A fantastic urban canyon
Central Pest is reminiscent of Vienna - only bigger, grittier, and less expensive. By day the arteries bustle with trams and commuters, the latter turning off onto quiet side streets to shop. At night among rows of gigantic, highly ornamented sandstone faades, it feels as if you're traveling at the bottom of some fantastic urban canyon - the floor lit by street lights and neon signs, and gargoyles perched on the rim seven stories above.
Here you find the shops, restaurants, cafes, museums, and night life that draw so many. Opera fans shouldn't miss a performance at the Operhaz on Andrssy Boulevard - the low ticket prices will astound you as much as the performance. The same can be said of the ballet at the historic Vigszinhz or the classical concerts in the intimate concert hall of the famous Franz Liszt Academy of Music.
If you're adventuresome and interested in folk music, you can see authentic Hungarian or Gypsy folk dances at the Almssy Square community center and other venues hidden around town. This can be an incredible scene - a half-dozen bands from villages all over the former empire playing all night long to a wildly dancing crowd of Budapesters.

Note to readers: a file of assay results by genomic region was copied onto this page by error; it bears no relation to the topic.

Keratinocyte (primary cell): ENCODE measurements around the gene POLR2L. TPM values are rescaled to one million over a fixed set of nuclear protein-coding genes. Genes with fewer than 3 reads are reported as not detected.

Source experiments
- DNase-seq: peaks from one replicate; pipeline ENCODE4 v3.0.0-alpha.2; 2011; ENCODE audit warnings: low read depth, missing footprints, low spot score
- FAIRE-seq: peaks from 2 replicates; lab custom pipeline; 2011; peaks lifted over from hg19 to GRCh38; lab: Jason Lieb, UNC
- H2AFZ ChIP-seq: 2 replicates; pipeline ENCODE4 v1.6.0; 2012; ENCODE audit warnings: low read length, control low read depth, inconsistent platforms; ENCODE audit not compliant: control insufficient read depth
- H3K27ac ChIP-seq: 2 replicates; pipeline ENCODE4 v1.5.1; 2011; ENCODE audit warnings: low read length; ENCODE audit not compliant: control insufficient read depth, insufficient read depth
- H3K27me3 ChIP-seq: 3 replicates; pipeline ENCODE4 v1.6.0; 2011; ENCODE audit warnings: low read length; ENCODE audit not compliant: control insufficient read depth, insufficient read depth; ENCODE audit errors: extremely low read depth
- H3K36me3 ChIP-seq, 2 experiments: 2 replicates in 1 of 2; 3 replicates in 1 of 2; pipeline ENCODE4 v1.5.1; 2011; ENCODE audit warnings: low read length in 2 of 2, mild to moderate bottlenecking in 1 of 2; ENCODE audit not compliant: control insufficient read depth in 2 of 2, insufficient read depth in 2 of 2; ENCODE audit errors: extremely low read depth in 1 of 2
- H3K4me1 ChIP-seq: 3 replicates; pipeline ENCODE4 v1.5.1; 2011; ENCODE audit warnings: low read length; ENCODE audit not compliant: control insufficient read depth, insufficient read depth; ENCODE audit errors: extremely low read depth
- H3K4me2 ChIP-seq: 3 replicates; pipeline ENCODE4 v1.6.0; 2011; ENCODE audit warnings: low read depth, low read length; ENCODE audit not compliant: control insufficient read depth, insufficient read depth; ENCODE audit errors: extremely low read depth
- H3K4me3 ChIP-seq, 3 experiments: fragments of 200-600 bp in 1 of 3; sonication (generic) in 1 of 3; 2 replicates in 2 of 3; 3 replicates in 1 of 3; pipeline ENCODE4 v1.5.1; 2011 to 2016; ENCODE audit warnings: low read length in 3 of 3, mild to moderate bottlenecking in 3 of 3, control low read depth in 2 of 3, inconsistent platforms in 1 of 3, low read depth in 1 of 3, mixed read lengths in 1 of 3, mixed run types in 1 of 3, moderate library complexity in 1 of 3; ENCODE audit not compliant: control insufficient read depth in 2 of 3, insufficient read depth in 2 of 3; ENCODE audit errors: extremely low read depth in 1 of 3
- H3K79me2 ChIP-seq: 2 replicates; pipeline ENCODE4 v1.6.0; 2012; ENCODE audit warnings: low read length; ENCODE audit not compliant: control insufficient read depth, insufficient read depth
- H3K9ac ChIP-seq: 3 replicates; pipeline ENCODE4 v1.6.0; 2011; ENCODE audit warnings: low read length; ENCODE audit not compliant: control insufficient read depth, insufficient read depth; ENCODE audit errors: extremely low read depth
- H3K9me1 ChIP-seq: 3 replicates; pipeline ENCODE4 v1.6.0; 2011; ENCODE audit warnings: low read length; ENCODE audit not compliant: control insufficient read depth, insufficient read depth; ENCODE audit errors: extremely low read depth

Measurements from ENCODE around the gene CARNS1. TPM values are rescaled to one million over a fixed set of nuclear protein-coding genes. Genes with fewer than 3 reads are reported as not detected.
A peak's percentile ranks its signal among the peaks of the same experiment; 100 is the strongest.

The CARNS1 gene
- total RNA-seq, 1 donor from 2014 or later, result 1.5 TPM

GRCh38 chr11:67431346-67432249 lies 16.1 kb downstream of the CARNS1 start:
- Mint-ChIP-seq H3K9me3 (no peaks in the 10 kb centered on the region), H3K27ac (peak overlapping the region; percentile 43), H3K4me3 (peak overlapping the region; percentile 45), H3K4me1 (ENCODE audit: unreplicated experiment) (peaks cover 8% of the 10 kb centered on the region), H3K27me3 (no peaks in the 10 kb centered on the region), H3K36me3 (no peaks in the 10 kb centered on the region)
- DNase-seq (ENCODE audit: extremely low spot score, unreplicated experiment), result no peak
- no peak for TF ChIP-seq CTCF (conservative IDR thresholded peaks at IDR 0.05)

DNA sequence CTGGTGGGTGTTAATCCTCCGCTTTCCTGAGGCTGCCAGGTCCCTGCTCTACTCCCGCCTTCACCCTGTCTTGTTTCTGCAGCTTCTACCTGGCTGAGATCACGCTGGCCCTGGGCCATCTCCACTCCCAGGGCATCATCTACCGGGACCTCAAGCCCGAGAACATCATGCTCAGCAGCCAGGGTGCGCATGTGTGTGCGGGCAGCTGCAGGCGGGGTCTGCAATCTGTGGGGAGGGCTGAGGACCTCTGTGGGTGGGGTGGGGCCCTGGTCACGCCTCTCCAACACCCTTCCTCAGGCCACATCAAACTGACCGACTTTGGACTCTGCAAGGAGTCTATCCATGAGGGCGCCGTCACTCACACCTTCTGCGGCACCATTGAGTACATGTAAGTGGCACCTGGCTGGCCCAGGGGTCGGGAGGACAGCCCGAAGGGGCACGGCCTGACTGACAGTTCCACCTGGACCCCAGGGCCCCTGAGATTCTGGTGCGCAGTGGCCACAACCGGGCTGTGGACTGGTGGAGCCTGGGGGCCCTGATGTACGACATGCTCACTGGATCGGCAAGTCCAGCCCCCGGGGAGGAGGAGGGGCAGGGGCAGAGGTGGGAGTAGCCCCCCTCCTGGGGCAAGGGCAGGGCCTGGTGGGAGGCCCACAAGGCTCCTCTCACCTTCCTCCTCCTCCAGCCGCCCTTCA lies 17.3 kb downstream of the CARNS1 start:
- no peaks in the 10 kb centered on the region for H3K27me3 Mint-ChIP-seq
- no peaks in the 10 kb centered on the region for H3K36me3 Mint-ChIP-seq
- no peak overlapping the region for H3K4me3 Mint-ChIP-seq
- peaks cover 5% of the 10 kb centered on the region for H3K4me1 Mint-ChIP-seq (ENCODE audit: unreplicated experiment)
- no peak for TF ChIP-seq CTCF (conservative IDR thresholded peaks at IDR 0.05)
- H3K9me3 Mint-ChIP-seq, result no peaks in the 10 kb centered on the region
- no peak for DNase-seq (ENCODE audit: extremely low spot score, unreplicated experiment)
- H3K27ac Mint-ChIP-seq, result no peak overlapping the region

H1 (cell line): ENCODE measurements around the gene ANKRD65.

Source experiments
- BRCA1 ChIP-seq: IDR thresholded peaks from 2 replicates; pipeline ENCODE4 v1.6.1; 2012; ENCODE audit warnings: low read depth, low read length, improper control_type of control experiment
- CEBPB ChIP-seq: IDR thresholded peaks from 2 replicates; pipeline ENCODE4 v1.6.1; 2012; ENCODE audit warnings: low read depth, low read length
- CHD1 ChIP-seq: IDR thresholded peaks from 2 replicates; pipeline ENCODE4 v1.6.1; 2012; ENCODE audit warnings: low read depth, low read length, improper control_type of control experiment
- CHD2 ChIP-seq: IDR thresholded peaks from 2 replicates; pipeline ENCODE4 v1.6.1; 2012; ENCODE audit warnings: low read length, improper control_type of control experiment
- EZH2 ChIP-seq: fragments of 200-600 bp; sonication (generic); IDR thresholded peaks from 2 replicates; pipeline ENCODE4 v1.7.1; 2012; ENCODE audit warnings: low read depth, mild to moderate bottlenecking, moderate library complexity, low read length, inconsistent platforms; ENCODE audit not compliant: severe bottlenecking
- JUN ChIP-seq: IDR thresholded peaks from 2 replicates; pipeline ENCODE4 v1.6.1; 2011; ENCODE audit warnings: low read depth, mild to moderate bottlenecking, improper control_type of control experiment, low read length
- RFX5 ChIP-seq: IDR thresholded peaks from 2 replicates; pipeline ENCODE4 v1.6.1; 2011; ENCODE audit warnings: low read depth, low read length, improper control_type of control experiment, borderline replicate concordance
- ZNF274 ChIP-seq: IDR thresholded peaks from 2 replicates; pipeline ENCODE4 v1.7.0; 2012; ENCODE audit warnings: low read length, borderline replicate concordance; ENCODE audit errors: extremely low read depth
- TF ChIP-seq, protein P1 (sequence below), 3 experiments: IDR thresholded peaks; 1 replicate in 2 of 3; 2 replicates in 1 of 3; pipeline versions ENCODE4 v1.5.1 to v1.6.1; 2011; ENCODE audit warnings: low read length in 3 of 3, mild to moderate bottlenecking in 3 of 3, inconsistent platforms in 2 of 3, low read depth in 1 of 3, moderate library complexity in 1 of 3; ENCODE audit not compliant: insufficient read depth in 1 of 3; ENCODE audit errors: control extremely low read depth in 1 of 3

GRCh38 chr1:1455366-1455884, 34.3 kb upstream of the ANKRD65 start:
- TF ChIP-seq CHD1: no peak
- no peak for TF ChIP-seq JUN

Exploring the partially overgrown Kerepesi Cemetery provides a unique survey of Hungarian cultural history from temple-like mausoleums to formations of polished black communist tombstones with red stars. Most monuments from the 16th-century Ottoman occupation have been destroyed, but the baths were spared and should not to be missed.
Boats ply the Danube to historic Szentendre and beyond - a delightful day trip. For centuries, this has been the center of the tiny Serbian and Greek communities in Hungary, accounting for a cluster of Orthodox churches - unusual in largely Roman Catholic Hungary.
On the other side of Budapest, local authorities have collected relics of the communist period in a field.